Thursday, March 28, 2019

Leigh Dreyer...The Path Less Traveled

Leigh Dreyer stops by on her blog tour for The Path Less Traveled, her latest release. Leigh asked if I would like her to write something special for my blog. I wanted her to write about something of interest to her. This might not have been her first choice,but it is an excellent choice about the influence of war on Jane Austen and vice versa. It was certainly something interesting to me. I think you are going to enjoy reading her post and hope you find it interesting too. 

Welcome, Leigh! I'm glad to have you back for a visit!


In this modern Pride and Prejudice continuation and sequel to The Best Laid Flight Plans, 2nd Lieutenant Elizabeth Bennet and Captain William Darcy are facing trials after the events of Elizabeth’s last flight. Darcy’s proposal lingers between them as Elizabeth becomes almost single sighted to her rehabilitation and her return to pilot training. A secret is revealed to Elizabeth about Mr. and Mrs. Bennet’s past that throws all she has known to be true into a tail spin. The romance between our hero and heroine begins to blossom through military separations, sisterly pranks, and miscommunications. Can Darcy and Elizabeth come together or will flying in the Air Force keep them apart?

 Janet asked me to write about something I particularly like or enjoy writing about. Considering I spend the vast majority of my writing time writing speech notes and assessments as a speech pathologist, I didn’t think that would be of any particular interest to anybody (except maybe Karen M Cox—Speech path shout out!). Something I do enjoy that may be of interest in the Austen space is the influence of war on Jane Austen and, additionally, of Jane Austen on war.

                Jane Austen lived from 1775 to 1817. The American Revolution began the same year in 1775 and ended when Jane was eight in 1783. The war of Britain against Napoleon started in 1799 and ended in 1815. At it’s peak in 1804, approximately one-fourth of military age men joined volunteers to fight against Napoleon. Simultaneously, the War of 1812 raged against the United States from 1812-1815. The number of British war dead alone in that time period is approximately 345,000 or around 4% of the total population of Britain in 1801. Famously, two of her brothers were in the Navy, while another was in the militia. Her sister Cassandra’s fiancĂ© served as curate on a ship in the Navy and died of a fever in 1798.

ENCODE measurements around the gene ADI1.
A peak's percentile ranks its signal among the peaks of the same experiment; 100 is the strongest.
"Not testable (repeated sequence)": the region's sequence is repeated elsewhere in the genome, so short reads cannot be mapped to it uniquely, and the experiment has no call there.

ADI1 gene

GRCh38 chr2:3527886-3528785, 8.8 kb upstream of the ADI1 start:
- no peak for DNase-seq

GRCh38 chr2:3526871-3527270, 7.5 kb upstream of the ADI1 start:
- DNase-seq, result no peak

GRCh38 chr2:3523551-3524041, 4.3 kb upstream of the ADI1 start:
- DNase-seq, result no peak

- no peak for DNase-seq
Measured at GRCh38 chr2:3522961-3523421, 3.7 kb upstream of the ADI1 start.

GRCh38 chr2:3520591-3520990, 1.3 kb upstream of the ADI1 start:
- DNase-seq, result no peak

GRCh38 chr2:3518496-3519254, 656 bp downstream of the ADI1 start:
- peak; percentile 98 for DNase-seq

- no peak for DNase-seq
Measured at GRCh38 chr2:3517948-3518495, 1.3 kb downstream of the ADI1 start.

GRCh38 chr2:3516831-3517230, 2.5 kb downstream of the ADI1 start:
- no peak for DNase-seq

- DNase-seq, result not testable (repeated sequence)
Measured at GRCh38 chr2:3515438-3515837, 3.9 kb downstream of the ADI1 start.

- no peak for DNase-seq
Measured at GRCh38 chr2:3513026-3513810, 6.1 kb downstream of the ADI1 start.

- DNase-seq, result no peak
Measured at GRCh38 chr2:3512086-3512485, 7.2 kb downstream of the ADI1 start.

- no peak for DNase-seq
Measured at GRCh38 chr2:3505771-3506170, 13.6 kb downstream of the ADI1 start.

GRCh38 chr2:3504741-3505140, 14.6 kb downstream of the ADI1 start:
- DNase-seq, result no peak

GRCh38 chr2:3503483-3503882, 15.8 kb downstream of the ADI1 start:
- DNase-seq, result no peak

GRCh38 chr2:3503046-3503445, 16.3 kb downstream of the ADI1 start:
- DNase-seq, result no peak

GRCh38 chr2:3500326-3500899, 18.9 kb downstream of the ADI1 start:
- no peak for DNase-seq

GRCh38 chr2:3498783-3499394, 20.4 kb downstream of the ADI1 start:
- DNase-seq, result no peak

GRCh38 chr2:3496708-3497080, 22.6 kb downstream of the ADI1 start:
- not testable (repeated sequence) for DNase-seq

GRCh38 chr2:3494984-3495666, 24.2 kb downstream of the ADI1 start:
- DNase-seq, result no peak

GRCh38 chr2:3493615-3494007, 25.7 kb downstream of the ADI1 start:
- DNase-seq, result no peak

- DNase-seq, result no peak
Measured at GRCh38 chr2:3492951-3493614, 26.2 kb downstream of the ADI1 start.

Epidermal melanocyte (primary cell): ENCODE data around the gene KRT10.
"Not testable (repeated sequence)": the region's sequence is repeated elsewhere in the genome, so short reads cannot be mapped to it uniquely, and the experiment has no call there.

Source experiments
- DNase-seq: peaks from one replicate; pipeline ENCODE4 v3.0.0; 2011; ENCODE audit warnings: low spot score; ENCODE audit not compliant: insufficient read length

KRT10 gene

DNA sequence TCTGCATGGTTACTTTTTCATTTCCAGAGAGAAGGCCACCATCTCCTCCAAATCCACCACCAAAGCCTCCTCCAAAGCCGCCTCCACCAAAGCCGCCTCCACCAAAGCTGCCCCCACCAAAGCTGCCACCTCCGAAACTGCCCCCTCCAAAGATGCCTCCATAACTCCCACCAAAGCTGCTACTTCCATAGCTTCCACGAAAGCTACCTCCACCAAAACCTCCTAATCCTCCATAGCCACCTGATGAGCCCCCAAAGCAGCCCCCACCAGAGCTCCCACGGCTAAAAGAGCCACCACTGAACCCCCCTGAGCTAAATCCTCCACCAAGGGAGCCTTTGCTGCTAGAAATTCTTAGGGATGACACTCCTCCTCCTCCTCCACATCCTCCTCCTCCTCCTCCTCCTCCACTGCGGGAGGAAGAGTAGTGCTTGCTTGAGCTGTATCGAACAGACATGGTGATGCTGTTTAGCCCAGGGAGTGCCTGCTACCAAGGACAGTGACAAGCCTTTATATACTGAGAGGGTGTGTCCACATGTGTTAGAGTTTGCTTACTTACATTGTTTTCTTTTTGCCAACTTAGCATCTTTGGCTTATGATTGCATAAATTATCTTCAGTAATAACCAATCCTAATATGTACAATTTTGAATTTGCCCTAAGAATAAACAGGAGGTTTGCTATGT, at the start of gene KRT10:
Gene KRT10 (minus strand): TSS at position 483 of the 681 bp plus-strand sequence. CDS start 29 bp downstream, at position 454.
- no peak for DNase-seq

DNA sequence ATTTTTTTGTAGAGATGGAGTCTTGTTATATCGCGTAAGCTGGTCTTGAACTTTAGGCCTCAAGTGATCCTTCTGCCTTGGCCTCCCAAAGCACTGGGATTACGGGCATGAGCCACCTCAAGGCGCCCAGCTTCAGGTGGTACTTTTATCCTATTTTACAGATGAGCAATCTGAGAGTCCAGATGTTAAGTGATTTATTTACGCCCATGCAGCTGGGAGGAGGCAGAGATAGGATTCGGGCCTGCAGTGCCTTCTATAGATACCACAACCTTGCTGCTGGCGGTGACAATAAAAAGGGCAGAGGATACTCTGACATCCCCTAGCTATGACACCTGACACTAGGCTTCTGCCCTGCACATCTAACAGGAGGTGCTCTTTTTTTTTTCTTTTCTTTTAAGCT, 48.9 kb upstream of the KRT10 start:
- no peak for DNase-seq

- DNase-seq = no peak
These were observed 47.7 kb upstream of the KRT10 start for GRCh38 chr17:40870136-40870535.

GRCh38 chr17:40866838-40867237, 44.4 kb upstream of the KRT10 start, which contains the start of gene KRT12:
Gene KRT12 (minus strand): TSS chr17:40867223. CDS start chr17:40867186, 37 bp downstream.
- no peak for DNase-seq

While Jane Austen’s day-to-day life was relatively unaffected by violence taking place across the Channel, it was nevertheless influenced. Her writing, characters, and themes of her novels reflect its influence with militia, Navy men, Army officers, etc.  While most of her writing appears to be romance, she also highlights social structure changes made by

Rudyard Kipling wrote “The Janeites” to highlight Jane’s impressive influence on veterans in World War I. In 1942, during WWII, Penguin published special editions of Northhanger Abbey and Persuasian to be sent to the troops. Jane Austen has a power to connect men and women of all social standings and across more than two hundred years. Her books and words are powerful reminders that people are all the same and can connect through conquering pride and prejudice.

Like Jane, we have lived in a world which has been in a constant state of war. Depending on your age, the Korean War, Vietnam, the first Gulf War and Bosnia to the Global War on Terror (which has lasted nearly twenty years), I have been in a country at war for most of my life and certainly all of my adult life. Jane Austen’s works and JAFF in general have helped me through deployments, temporary deployments, moving across the country six times (while pregnant four of those moves and with a six week old one of them), late nights and early mornings alone.

I know many men and women who leave their families each morning and are actively participating in a war zone by the afternoon. Today only 1.7% of Americans serve in the military—a huge change from the 25%+ in Austen’s time, but the things that unite us are the same as they once were. A love of country and a willingness to serve…that free college and solid housing plan and healthcare sure doesn’t hurt to the Wickham-types of the world.

Jane Austen has a power to her writing that is interesting for an author. At once she is satirical, funny, romantic, smart, and authoritative without ever letting on that her writing is any of those things. How many articles have been written about how Pride and Prejudice is more than a romance? To me, Jane Austen and works inspired by her are a simple (and complex) comfort in a time of war.

Author Bio

Leigh Dreyer is a huge fan of Jane Austen variations and the JAFF community. She is blessed to have multi-generational military connections through herself and her husband, who she met in pilot training. She often describes her formative years in this way: “You know the ‘Great Balls of Fire’ scene in Top Gun (‘Goose, you big stud!’), where Goose and Meg Ryan have their kid on the piano? I was that kid.” Leigh lives with her pilot husband, a plane-obsessed son, a daughter who will one day be old enough to watch romantic movies with her, and another little one expected in September 2019.

Flight Path Less Traveled Links

The Best Laid Flight Plans Links

Contact Information

Author Name: Leigh Dreyer
Facebook: Leigh Dreyer
Facebook Page: @leighdreyerauthor

Social Media Information